Tuesday, January 15, 2019

Booknotes: The 22nd Michigan Infantry and the Road to Chickamauga

New Arrival:
The 22nd Michigan Infantry and the Road to Chickamauga by John Cohassey
  (McFarland, 2019).

Accompanying the Vermont Brigade book discussed here yesterday was another Union unit history, this one a study of a Michigan regiment that fought out west with the Army of the Cumberland. John Cohassey's The 22nd Michigan Infantry and the Road to Chickamauga "explores the 22nd's day-to-day experiences in Kentucky, Tennessee and Georgia. The author describes the challenges faced by volunteer farm boys, shopkeepers, school teachers and lawyers as they faced death, disease and starvation on battlefields and in Confederate prisons."

Mustered into the Union Army in late August 1862, the 22nd was almost immediately sent to the aid of Cincinnati, which was assumed at the time to be under threat from Braxton Bragg's Confederate army in Kentucky. After the danger passed, the regiment was posted to garrison duty in the central part of the Bluegrass State before moving on to Tennessee and an extended behind-the-lines stint guarding Nashville and its vital railroad connections. In September 1863, the 22nd joined the Army of the Cumberland in its advance beyond Chattanooga and into North Georgia. Fighting in their first major battle of the war at Chickamauga, the Michiganders materially contributed to the success of General Thomas's famous rear guard action on the 20th. The regiment went on to fight in the Union victory at Chattanooga later that year and on through the 1864 Georgia Campaign. It then spent the balance of the war in various provost roles in Georgia and Tennessee before being mustered out at Nashville in 1865. All of this service history is recounted in the book.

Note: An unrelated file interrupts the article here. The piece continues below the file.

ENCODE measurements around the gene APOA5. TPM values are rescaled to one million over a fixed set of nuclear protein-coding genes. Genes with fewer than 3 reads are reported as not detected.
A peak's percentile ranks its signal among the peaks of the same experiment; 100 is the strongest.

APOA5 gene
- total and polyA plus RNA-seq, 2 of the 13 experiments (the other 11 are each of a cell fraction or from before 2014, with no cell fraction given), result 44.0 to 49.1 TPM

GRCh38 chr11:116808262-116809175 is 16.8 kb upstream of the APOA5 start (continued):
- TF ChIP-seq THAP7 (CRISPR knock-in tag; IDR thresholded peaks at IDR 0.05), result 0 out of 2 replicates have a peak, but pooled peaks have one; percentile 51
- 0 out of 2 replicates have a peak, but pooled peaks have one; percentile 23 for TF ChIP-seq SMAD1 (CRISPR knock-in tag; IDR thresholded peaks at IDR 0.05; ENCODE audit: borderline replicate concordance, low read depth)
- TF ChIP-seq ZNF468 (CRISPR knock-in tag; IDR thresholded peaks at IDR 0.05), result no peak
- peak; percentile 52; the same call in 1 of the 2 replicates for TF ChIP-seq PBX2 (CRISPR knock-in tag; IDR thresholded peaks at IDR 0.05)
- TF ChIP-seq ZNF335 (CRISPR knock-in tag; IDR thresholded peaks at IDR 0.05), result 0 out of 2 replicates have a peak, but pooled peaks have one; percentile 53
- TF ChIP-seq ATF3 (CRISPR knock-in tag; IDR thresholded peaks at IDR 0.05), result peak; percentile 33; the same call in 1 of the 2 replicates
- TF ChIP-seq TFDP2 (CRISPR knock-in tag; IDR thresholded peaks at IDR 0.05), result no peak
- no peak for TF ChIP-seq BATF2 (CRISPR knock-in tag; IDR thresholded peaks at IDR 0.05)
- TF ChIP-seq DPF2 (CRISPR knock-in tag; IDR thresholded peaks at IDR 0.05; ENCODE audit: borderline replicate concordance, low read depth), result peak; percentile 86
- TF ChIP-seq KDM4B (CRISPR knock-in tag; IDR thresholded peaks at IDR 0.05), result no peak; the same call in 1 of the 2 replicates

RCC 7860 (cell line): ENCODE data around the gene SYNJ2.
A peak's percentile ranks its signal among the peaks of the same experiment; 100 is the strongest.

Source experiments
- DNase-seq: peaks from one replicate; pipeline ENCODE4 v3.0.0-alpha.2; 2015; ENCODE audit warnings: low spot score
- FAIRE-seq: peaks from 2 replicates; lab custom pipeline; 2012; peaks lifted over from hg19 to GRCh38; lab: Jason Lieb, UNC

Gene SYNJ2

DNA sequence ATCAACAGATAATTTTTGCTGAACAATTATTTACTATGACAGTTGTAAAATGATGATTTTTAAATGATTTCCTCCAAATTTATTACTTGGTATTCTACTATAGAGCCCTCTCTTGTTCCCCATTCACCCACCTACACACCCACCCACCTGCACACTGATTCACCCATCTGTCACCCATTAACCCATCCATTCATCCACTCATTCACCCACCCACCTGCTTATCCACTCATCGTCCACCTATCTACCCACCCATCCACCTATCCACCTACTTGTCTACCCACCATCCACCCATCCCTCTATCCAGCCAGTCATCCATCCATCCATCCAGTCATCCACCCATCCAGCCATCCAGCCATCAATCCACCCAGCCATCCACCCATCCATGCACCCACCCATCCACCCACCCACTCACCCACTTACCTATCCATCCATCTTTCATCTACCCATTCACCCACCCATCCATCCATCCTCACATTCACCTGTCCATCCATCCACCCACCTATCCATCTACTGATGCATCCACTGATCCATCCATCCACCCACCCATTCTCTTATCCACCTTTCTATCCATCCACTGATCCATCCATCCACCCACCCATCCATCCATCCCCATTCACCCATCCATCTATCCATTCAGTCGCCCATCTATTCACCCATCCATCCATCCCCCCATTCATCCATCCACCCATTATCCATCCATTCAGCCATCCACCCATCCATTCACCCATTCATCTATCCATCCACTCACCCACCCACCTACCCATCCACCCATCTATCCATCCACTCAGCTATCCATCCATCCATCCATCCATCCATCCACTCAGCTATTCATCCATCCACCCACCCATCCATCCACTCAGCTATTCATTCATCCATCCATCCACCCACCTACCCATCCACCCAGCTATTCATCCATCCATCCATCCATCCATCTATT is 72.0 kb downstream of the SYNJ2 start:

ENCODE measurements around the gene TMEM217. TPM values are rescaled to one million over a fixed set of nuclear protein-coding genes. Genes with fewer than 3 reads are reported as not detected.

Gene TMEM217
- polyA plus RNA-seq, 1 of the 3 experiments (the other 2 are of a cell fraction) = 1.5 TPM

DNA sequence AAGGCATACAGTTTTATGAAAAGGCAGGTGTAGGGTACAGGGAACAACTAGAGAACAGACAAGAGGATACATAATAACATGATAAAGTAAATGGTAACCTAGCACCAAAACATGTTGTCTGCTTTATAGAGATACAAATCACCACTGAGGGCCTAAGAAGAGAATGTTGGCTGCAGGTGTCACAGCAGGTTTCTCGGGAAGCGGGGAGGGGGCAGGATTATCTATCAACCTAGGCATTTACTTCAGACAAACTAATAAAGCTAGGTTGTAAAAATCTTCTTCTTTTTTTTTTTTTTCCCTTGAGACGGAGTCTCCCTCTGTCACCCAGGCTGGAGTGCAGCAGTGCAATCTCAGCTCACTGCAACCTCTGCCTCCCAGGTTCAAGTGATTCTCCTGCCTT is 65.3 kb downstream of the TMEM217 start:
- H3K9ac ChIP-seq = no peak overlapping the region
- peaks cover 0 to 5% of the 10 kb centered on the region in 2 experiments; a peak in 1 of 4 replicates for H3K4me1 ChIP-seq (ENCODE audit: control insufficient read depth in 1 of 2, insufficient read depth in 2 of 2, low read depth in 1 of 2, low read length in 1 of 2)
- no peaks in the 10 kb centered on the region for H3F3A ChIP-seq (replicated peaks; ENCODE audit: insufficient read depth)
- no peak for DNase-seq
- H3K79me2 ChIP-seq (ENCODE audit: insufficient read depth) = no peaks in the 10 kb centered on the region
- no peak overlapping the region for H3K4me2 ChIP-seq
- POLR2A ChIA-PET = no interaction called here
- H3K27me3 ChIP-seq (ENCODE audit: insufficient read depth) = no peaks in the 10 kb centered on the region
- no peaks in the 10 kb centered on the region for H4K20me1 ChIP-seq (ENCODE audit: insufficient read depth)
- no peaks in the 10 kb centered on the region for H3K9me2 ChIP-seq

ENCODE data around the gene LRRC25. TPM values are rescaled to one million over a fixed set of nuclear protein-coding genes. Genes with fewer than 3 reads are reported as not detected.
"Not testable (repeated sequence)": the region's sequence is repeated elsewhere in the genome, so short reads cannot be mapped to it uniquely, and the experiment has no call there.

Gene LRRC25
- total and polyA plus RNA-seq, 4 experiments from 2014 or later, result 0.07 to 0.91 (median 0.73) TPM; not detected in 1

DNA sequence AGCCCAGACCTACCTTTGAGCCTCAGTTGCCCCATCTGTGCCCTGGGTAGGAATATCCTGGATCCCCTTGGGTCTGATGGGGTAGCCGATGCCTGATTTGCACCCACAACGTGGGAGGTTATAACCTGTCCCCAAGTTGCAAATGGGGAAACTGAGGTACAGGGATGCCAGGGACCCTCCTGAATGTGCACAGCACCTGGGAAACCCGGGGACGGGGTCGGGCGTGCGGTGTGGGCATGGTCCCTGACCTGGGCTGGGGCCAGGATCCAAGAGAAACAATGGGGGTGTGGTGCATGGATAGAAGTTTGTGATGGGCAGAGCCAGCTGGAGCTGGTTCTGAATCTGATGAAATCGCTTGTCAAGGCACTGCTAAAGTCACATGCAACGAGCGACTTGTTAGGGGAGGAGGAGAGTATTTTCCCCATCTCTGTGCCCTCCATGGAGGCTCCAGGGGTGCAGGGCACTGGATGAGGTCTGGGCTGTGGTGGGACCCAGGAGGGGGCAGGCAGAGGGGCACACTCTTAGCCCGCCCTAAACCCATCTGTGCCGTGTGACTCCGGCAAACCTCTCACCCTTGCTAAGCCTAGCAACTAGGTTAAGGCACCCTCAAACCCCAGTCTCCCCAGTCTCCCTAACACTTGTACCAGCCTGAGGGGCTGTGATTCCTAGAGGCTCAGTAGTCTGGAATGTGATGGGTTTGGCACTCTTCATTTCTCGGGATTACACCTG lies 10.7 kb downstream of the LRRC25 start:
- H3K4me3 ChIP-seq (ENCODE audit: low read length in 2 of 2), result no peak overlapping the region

At 160 pages with numerous illustrations (but, alas, no maps) sprinkled about, Cohassey's compact study looks like a fairly fast read. But that doesn't necessarily mean that it's light history, and the "select sources" list at the back boasts the kind of extensive source collection that's suggestive of a very serious research effort.

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